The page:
Integrating Energy Awareness into Sequence Control

Finished: 2020-07-22

MSc assignment

RobMoSys is an effort on creating an open, multi-domain, modular and sustainable software ecosystem for the European robotics community. As a contribution to the first stage of this project (RobMoSys-EG-IPC), the RaM research group integrated energy awareness in the loop control level to guarantee passivity and enhance safety for both the plant and its environment. This was achieved by designing and implementing energy guards to encompass each loop control component. In the second stage of the project (RobMoSys-EGCS), energy awareness shall be extended from the component level to the system level by integrating it into the complete motion control stack. The purpose thereof is 1) to provide information on fault detection and fault handling to the supervisory and sequence control levels, and 2) to determine system-wide energetic properties for ensuring that not only local, but also global passivity and stability of the controller is achieved. This MSc assignment will contribute to the RobMoSys-EGCS project by targeting energy awareness in the sequence control level.

Complex physical interaction tasks in distributed control systems often still rely on human skills to deal with the complexity. An example scenario could be a Remotely Operated Underwater Vehicle (ROAV) manipulating seafloor samples. This is not a trivial operation due to variations in environment complexity like the weight and size of the samples. Classical sequence controllers are insufficiently capable of autonomously dealing with such tasks in an efficient manner and, therefore, require human intervention. Taking energy information of the interaction between the loop control level, the plant, and the environment as feedback to the sequence control level may resolve this human dependency. A unique benefit is that energy exchange is both universally applicable and intuitive to understand, also for non-experts. Using energetic information of interactions in control is a novel concept that—because of the universality of energy exchange—could enable a sequence controller to ‘feel' physical interactions like a human does. This can potentially lead to improvements in system level properties such as performance, safety, fault tolerance and responsiveness.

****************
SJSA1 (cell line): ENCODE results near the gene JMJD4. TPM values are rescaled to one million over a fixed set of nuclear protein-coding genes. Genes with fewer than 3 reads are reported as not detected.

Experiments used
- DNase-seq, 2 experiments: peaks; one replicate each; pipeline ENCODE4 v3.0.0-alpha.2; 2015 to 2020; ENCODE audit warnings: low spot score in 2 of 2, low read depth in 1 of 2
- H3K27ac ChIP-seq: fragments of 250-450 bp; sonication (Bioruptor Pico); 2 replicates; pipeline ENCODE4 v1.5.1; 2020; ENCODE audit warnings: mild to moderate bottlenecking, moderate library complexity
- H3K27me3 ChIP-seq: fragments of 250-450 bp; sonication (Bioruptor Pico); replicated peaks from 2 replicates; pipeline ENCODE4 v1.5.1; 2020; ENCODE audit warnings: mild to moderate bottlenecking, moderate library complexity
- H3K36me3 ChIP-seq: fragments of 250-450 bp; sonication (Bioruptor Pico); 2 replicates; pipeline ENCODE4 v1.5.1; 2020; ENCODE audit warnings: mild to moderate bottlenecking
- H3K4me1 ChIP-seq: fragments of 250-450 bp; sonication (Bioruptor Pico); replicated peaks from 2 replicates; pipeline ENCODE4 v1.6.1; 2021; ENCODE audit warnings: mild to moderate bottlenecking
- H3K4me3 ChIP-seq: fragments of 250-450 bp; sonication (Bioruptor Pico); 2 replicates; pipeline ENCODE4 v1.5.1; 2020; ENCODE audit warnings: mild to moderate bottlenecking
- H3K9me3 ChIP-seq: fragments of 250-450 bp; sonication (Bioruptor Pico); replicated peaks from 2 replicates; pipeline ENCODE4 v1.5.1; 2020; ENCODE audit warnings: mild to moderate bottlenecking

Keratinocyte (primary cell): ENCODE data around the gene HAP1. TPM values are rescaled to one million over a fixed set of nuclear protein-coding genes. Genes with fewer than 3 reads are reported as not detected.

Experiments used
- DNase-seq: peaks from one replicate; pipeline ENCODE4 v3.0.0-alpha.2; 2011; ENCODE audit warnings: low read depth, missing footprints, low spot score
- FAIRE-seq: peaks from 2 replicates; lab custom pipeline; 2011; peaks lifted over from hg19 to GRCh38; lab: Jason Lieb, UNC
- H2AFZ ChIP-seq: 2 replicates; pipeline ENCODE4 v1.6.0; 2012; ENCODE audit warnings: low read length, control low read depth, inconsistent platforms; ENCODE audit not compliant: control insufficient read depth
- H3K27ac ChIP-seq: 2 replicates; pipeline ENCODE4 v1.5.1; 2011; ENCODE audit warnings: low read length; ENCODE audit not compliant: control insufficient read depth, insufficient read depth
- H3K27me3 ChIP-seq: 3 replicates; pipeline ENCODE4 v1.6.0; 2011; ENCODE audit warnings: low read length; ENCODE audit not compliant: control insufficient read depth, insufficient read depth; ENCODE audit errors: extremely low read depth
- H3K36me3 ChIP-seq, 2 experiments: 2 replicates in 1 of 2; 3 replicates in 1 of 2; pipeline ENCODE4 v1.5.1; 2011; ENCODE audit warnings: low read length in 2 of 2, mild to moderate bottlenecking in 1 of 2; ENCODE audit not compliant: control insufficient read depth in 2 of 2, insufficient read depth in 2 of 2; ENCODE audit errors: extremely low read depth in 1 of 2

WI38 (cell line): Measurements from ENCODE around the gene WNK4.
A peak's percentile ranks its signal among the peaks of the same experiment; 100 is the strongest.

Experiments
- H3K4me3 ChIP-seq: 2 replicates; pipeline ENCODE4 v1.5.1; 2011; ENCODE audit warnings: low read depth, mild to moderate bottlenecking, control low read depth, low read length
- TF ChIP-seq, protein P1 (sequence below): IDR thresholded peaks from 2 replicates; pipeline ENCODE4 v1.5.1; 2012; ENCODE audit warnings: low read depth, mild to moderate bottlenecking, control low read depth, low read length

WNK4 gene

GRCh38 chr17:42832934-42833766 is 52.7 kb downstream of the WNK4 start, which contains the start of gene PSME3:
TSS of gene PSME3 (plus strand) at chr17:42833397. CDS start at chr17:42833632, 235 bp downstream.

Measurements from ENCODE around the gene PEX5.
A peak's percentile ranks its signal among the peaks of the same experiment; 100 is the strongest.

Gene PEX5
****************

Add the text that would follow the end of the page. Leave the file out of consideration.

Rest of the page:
The aim of this assignment is to develop an energy-aware sequence controller by integrating the energetic information provided by energy guards of the loop control components. The design should follow a component-based approach, focussing on e.g. composability, reusability, and replaceability. The controller should be modular, intrinsically passive, port based, and functional in a distributed control system. Performance shall be assessed in a distributed control system setup by comparing the energy-aware controller to the same controller without energy awareness.